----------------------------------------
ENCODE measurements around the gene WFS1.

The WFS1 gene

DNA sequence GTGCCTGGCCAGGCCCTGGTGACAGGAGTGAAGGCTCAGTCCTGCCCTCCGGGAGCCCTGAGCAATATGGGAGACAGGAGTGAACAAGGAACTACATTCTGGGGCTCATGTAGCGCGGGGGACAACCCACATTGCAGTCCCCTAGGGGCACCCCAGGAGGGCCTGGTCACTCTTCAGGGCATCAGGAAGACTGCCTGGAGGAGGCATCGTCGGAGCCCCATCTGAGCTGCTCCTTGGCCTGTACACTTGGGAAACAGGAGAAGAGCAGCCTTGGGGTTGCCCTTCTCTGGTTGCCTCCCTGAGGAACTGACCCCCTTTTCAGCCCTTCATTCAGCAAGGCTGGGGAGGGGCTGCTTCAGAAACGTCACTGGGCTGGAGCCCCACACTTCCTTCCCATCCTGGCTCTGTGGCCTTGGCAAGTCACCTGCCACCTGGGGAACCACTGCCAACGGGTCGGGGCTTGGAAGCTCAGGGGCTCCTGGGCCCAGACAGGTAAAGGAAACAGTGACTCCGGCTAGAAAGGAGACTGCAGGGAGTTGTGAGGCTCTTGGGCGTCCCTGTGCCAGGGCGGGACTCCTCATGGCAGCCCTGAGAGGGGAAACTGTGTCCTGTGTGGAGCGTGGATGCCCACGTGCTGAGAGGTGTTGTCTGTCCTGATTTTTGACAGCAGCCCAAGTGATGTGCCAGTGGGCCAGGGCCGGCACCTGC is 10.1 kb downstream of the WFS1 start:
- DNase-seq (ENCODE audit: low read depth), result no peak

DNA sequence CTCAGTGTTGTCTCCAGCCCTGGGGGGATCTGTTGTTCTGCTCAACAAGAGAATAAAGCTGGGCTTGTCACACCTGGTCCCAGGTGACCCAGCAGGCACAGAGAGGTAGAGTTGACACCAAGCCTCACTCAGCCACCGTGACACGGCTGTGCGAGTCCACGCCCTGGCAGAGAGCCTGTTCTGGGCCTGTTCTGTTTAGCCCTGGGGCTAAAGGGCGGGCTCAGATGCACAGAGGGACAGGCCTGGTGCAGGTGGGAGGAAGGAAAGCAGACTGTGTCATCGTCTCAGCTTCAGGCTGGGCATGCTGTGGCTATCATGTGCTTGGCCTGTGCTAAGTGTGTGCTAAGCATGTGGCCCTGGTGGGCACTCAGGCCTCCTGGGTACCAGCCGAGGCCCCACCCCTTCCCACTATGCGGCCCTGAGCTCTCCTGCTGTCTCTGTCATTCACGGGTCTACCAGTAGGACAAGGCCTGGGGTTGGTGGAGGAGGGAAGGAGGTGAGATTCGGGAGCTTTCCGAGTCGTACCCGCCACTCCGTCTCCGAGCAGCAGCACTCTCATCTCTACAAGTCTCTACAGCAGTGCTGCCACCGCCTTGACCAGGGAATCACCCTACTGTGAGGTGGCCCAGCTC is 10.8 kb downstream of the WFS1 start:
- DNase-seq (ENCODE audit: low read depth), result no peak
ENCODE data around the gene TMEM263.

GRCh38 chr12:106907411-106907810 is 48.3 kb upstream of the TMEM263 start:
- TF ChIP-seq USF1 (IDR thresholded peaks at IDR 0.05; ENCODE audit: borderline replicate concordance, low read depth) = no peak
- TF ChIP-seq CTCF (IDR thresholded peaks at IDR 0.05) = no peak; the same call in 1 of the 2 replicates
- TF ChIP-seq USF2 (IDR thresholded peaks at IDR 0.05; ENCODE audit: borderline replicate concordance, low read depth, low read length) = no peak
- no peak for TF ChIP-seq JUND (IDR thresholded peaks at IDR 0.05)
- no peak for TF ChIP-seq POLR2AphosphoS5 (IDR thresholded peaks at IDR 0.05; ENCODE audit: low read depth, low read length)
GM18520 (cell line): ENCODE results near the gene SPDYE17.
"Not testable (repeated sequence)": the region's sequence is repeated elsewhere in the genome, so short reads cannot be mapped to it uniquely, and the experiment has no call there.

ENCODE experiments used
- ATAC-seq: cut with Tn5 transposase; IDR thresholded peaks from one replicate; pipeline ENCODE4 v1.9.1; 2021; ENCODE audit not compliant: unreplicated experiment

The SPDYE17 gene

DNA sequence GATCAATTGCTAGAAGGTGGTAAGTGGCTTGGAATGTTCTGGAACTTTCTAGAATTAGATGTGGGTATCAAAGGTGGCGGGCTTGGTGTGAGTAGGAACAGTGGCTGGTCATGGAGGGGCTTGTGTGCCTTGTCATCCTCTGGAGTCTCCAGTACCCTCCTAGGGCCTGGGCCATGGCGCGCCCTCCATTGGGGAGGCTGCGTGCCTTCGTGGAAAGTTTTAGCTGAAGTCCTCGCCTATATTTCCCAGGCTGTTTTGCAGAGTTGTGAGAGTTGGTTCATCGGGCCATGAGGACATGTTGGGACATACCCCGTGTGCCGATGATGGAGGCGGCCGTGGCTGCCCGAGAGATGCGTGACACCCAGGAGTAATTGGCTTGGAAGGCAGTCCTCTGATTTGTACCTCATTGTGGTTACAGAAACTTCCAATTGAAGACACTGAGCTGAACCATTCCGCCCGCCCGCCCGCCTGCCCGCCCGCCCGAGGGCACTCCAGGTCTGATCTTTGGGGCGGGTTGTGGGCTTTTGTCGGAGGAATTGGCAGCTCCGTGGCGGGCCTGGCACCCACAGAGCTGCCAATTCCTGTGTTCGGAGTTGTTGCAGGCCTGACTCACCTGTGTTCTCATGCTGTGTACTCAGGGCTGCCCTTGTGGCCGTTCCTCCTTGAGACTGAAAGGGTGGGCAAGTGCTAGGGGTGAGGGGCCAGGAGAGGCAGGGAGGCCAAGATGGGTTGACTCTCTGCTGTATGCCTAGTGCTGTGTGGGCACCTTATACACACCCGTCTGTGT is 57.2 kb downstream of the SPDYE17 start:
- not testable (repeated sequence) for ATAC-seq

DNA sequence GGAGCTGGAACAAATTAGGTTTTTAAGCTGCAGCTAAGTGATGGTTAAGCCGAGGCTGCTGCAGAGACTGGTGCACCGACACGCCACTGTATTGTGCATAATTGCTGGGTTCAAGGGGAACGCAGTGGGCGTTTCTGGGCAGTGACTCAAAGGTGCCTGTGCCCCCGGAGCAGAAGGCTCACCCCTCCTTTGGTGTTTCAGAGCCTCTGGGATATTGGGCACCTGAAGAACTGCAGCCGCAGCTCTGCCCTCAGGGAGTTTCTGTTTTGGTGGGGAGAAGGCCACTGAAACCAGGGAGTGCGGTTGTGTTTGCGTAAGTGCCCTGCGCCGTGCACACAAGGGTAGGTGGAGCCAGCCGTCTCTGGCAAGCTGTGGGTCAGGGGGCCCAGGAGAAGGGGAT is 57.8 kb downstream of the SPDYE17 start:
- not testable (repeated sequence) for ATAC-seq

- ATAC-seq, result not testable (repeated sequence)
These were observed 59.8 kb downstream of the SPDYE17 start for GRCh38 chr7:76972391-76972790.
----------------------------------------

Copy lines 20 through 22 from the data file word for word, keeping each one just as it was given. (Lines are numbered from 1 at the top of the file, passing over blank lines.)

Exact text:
- not testable (repeated sequence) for ATAC-seq

DNA sequence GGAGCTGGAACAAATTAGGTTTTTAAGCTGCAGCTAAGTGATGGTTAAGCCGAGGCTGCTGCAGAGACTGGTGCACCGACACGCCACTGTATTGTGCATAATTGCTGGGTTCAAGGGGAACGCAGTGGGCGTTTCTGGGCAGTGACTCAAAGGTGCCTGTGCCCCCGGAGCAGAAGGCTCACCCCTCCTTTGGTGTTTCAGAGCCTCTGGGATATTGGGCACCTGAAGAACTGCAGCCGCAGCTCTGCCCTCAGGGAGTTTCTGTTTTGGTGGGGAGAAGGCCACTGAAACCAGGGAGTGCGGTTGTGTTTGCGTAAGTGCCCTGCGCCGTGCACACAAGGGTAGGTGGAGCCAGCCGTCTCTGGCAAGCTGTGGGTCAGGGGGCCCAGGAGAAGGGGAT is 57.8 kb downstream of the SPDYE17 start:
- not testable (repeated sequence) for ATAC-seq